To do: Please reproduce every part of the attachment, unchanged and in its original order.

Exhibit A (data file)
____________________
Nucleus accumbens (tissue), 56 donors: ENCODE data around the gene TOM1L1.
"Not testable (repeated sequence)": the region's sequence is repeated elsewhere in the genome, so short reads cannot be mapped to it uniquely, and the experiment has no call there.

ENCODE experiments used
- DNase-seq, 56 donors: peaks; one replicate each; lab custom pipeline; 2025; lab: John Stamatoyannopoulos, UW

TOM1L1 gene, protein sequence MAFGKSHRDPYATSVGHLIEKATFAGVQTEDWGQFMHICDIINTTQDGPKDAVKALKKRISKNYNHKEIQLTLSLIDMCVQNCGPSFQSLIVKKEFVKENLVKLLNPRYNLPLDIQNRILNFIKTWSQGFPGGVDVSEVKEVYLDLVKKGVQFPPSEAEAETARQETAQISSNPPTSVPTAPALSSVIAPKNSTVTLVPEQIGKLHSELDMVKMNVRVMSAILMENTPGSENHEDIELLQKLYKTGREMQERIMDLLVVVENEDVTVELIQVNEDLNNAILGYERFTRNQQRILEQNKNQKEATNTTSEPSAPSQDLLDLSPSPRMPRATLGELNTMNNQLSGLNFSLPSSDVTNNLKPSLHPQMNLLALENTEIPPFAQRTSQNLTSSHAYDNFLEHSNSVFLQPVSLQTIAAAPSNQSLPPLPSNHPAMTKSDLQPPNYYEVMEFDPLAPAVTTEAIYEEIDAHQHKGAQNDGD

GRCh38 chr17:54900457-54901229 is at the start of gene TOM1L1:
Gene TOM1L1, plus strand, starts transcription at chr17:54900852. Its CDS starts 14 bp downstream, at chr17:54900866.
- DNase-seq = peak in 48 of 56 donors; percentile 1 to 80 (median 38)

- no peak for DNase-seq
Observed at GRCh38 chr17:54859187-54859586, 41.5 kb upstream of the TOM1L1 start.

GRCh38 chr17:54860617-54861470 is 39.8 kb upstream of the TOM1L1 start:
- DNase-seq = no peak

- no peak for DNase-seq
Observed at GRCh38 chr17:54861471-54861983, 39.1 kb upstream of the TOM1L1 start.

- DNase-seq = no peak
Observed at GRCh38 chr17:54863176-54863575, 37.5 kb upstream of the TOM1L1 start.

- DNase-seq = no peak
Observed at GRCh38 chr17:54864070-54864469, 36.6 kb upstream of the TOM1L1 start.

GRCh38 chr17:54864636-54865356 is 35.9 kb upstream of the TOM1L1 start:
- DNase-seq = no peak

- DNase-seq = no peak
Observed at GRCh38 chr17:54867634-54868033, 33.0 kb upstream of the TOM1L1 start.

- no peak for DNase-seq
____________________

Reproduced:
Nucleus accumbens (tissue), 56 donors: ENCODE data around the gene TOM1L1.
"Not testable (repeated sequence)": the region's sequence is repeated elsewhere in the genome, so short reads cannot be mapped to it uniquely, and the experiment has no call there.

ENCODE experiments used
- DNase-seq, 56 donors: peaks; one replicate each; lab custom pipeline; 2025; lab: John Stamatoyannopoulos, UW

TOM1L1 gene, protein sequence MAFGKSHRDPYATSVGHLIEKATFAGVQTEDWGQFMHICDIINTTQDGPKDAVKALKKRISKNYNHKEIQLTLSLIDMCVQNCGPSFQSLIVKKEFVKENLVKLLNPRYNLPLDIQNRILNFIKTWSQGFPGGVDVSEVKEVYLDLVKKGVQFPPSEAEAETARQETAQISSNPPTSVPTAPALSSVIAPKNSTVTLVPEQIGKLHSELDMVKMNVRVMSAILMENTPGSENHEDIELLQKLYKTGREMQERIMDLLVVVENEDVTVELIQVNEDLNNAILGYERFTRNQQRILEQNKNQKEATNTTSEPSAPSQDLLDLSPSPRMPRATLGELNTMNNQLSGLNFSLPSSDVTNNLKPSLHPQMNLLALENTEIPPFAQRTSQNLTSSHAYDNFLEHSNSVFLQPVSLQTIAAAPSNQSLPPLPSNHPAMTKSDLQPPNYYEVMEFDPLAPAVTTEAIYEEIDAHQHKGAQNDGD

GRCh38 chr17:54900457-54901229 is at the start of gene TOM1L1:
Gene TOM1L1, plus strand, starts transcription at chr17:54900852. Its CDS starts 14 bp downstream, at chr17:54900866.
- DNase-seq = peak in 48 of 56 donors; percentile 1 to 80 (median 38)

- no peak for DNase-seq
Observed at GRCh38 chr17:54859187-54859586, 41.5 kb upstream of the TOM1L1 start.

GRCh38 chr17:54860617-54861470 is 39.8 kb upstream of the TOM1L1 start:
- DNase-seq = no peak

- no peak for DNase-seq
Observed at GRCh38 chr17:54861471-54861983, 39.1 kb upstream of the TOM1L1 start.

- DNase-seq = no peak
Observed at GRCh38 chr17:54863176-54863575, 37.5 kb upstream of the TOM1L1 start.

- DNase-seq = no peak
Observed at GRCh38 chr17:54864070-54864469, 36.6 kb upstream of the TOM1L1 start.

GRCh38 chr17:54864636-54865356 is 35.9 kb upstream of the TOM1L1 start:
- DNase-seq = no peak

- DNase-seq = no peak
Observed at GRCh38 chr17:54867634-54868033, 33.0 kb upstream of the TOM1L1 start.

- no peak for DNase-seq